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Greenwich Daily Voice serves Greenwich, CT
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Cougar Sightings Keep Greenwich Official Hopping

Joseph Cassone has acted as mountain lion sighting go-between for the state Department of Environmental Protection and Greenwich police since initial reports of a big cat began rolling in.

“In the past few days, every time I sit down to get to my other conservation work, the phone rings and there’s been another sighting,” said Cassone, town conservation assistant. “I can’t say this hasn’t been interesting and different. We’re used to deer and coyotes but not mountain lions.”

Cassone has created a map of the reports that includes the few confirmed sightings on King Street and the many more unconfirmed ones throughout the northeast section of Greenwich. “They are known to mark their territory by scratching a tree and urinating on it,” he said of the evidence he looks for. “We look for scat, hair, tracks … dogs can have similar [foot] pads, but the mountain lion’s are distinct.”

The most recent sighting was reported Wednesday at Partridge Hollow Lane near the border with North Castle, N.Y., where a woman was walking her dog in the woods and claimed she saw a mountain lion being chased by two basset hounds. The sighting has yet to be confirmed.

“We’ve had more than a few false alarms, and there’s a pretty good chance people are misidentifying what they’re seeing,” said Cassone, adding he couldn’t imagine basset hounds chasing a mountain lion. “One guy on Bearing Hill Road saw an animal he thought at first was a dog, or a coyote, then he said he looked at it again and said it was a puma. Without evidence we can’t confirm or deny.”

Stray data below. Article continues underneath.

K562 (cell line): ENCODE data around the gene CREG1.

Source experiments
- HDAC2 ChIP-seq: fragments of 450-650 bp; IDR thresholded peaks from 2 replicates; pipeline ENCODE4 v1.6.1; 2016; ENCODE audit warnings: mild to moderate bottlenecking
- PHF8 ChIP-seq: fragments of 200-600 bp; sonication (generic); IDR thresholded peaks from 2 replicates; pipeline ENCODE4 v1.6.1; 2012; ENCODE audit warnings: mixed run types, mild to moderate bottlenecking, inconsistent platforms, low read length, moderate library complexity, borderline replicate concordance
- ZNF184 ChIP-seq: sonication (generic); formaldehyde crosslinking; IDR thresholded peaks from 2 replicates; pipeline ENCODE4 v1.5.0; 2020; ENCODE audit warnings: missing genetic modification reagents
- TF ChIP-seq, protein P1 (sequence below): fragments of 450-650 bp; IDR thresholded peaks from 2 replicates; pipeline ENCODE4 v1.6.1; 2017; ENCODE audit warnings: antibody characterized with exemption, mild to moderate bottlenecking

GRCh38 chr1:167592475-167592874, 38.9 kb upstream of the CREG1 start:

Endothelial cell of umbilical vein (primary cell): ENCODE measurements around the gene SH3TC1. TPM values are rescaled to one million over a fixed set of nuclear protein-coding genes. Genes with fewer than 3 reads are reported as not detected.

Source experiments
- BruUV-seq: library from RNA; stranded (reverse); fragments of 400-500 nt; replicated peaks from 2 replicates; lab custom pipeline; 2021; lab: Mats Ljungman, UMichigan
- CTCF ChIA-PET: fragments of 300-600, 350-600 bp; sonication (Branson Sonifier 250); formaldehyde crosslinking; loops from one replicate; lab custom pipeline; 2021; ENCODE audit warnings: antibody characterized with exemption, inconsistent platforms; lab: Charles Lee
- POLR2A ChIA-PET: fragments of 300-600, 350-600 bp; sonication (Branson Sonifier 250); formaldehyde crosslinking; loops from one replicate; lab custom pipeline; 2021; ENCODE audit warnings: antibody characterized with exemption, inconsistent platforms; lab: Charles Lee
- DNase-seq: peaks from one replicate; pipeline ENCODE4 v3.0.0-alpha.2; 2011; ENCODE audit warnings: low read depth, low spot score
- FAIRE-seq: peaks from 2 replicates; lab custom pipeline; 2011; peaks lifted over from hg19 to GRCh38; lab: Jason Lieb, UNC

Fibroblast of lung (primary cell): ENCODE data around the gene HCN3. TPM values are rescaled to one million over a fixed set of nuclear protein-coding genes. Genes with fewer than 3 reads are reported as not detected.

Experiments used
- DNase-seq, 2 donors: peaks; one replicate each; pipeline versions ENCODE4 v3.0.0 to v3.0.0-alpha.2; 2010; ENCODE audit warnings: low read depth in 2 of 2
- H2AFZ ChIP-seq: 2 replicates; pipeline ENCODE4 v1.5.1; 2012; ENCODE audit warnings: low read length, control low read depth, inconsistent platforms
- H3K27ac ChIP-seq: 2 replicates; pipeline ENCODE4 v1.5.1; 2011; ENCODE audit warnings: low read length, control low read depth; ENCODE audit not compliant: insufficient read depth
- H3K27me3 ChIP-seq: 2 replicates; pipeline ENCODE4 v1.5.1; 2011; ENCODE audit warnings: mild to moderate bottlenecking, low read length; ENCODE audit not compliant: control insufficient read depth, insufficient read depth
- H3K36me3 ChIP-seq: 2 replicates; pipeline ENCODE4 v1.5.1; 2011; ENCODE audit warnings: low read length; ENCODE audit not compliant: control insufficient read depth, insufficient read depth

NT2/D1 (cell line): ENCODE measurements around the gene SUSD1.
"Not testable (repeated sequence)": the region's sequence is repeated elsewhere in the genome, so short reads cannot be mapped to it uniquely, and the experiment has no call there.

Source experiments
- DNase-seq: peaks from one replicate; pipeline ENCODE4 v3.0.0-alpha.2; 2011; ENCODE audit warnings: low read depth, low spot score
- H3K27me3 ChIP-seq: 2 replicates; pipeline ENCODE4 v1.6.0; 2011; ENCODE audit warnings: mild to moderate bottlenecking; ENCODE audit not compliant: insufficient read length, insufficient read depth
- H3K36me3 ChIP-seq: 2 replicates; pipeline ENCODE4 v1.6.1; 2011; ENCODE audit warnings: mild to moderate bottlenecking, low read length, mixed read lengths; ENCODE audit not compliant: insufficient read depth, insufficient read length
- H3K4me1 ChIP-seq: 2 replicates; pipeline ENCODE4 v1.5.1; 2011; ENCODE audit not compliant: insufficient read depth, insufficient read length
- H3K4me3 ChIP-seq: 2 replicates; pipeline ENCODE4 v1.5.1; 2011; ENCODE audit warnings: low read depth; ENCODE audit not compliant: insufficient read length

Last Saturday, a mountain lion was struck and killed on the Merritt Parkway in Milford. On Monday, the DEP said it believed that lion was the one seen in Greenwich. Meanwhile, the DEP said it would try to confirm that the animal killed on the Merritt was the one seen in Greenwich by comparing DNA from the animal to scat found alongside paw prints near Brunswick School on King Street. DEP officials said they would not confirm the existence of a second mountain lion without solid evidence.

There is no native population of mountain lions in Connecticut, though Cassone says the cougar killed Saturday may once have been a pet. In New York, it is legal to own a mountain lion if the owner has a permit. There are two legally owned cougars in the state. The DEP said those animals have not escaped.

What do you think of the mountain lion sightings? Leave a comment below.

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